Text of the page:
What scares you? That’s the question I asked YA authors for this blog series. Stay tuned for interviews and guest posts as authors visit and reveal their frightening—even surprising—fears.
Today’s guest author is Daniel Marks, whose debut YA novel, Velveteen, just came out this month. (And be sure to enter the giveaway to win a signed finished copy of Velveteen!)
What scares Danny? Read his guest post to find out.
Guest post by Daniel Marks
Imagine it’s summer—this shouldn’t be too hard, since we’re at the tail end of a particularly hot one (for some of you)—also, imagine you’re young, impressionable (this one might be a stretch), now, imagine you’re me—I know this is asking a lot, as most of you don’t need anti-anxiety medication or a human-size Thundershirt.
It’s 1977. You’re living in Portugal with your parents. Not the mainland, but the oh-so tropical island of Terçeira. You’re bored. You’re looking for trouble, like a miniature version of a Hell’s Angel or mafia enforcer. Behind your house there’s a stone wall; beyond that a vast plantation of banana trees. There may be a sign that reads: no trespassing (in Portuguese, of course)—I’m not saying there is, exactly, but yeah, it’s totally there.
You can’t resist, you go over the wall, like a prison escapee or a cockroach. And it’s worth every punishment you could ever receive. The banana trees are mammoth, bunches of fruit clinging precariously to their fronds. It could very well be a scene from a fantasy. There could be alien life here.
You’re a freakin’ explorer.
And then you find it, a fallen bunch, fat with fruit, and something else. Is it moving? Is that a leg? Brown and covered in short, coarse hair? No way. Couldn’t be.
You nudge the bunch with your foot. And it breaks apart.
(This would be a good place to brace yourself.)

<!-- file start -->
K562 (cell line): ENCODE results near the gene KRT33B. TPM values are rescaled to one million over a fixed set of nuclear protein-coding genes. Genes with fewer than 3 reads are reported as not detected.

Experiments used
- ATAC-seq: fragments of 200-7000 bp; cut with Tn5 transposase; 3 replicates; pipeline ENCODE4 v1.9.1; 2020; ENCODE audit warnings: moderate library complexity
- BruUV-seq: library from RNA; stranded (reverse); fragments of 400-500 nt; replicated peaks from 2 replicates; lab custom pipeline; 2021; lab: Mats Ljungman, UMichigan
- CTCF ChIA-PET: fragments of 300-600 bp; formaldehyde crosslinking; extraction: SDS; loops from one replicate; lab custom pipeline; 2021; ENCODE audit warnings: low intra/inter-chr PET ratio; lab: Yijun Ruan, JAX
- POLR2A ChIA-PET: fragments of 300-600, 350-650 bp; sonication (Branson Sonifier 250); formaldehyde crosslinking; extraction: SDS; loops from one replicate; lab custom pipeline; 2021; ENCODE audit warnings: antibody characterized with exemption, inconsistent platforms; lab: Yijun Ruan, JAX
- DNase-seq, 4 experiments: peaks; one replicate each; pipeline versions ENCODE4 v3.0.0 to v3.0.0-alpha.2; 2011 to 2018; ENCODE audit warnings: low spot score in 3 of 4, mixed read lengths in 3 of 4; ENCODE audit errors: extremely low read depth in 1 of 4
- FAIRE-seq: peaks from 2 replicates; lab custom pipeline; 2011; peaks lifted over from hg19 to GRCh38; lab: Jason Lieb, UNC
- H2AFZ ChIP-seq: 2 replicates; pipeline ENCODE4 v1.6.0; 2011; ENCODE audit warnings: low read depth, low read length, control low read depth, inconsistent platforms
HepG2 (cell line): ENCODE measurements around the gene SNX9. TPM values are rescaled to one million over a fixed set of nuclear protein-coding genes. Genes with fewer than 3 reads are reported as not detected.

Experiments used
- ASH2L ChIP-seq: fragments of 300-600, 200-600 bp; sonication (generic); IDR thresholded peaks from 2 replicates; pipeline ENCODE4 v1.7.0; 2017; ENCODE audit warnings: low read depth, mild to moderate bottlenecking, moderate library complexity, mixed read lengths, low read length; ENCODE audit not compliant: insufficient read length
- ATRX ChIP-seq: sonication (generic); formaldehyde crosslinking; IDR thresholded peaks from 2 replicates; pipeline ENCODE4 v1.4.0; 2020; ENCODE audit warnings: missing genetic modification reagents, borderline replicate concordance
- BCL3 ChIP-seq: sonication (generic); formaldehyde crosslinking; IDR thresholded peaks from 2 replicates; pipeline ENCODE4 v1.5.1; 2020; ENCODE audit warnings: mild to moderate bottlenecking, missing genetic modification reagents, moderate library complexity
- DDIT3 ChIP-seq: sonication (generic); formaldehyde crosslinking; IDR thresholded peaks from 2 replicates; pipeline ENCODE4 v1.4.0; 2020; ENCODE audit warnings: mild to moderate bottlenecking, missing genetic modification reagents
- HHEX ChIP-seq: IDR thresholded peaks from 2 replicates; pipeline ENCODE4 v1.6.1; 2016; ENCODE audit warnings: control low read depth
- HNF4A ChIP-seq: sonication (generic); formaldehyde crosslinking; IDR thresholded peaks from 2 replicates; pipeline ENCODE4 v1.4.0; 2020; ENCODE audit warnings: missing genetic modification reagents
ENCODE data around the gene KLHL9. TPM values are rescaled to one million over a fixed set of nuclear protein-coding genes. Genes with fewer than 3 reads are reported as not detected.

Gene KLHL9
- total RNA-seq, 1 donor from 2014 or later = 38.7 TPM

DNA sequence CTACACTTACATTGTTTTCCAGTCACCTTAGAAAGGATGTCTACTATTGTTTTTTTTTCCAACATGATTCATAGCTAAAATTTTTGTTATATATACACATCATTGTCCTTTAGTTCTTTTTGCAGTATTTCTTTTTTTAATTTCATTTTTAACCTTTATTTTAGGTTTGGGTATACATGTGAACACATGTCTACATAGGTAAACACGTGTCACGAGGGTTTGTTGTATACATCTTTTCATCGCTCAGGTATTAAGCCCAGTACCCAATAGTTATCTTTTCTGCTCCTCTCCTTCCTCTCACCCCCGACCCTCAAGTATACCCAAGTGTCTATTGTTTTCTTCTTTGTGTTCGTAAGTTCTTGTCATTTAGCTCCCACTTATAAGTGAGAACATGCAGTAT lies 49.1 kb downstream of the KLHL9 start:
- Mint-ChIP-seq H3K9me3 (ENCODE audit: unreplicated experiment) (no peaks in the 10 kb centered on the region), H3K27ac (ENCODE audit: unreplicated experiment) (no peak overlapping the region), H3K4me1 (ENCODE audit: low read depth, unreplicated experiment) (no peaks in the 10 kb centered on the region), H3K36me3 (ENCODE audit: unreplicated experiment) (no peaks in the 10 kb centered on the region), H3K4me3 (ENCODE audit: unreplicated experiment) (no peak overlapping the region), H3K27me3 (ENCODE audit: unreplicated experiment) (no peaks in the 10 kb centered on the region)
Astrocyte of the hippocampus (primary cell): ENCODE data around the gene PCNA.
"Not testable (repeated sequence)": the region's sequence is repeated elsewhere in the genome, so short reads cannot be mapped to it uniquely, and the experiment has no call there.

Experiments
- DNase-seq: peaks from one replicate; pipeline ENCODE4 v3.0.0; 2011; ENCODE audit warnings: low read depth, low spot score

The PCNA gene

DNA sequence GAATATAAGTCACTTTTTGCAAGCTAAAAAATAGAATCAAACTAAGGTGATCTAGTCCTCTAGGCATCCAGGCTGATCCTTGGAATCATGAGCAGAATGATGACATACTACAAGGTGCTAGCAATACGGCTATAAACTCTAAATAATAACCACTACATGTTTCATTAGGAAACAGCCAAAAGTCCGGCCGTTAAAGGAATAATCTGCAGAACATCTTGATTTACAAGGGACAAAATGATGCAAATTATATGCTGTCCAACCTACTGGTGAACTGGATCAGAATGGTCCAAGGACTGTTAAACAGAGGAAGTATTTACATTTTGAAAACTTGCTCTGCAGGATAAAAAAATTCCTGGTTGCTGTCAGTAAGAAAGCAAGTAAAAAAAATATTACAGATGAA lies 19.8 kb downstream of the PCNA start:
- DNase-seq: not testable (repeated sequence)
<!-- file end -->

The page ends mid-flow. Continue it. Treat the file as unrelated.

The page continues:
The tarantula family—yes, you read that right—the one whose home you’ve desecrated, they’re NOT happy. They scatter, they advance, the sound is like crinkling paper, a hundred legs tamping down the dry palms carpeting the plantation floor.
Is that one on your foot? Um…yes. Definitely.
Now, if you’ve imagined hard and long enough and with a strength of conviction to join me on this trip, then, you should be screaming right about now. Running. Screaming. Windmill arms would not be out of the question. You’re certain there are at least ten clambering over your back searching for exposed flesh to sink their fangs.
You scramble back up the wall, scuttling for the safety of home. Once there, you realize that nowhere is safe. The spiders are everywhere. Under the beds. In the dark recesses.
This has been a reenactment. Just a reenactment. Could it happen to you? Certainly, it might have. And I do apologize if you’ve had to curl up in a fetal position due to phobic triggering, if you’re covered in sheets of flop sweat, shivering, demented. Please feel free to take your Zoloft.
But I think this answers Nova’s question.
What scares me most? Spiders. Obviously. If you haven’t picked that up, then, well, I’m not sure what to suggest—some sort of retention seminar?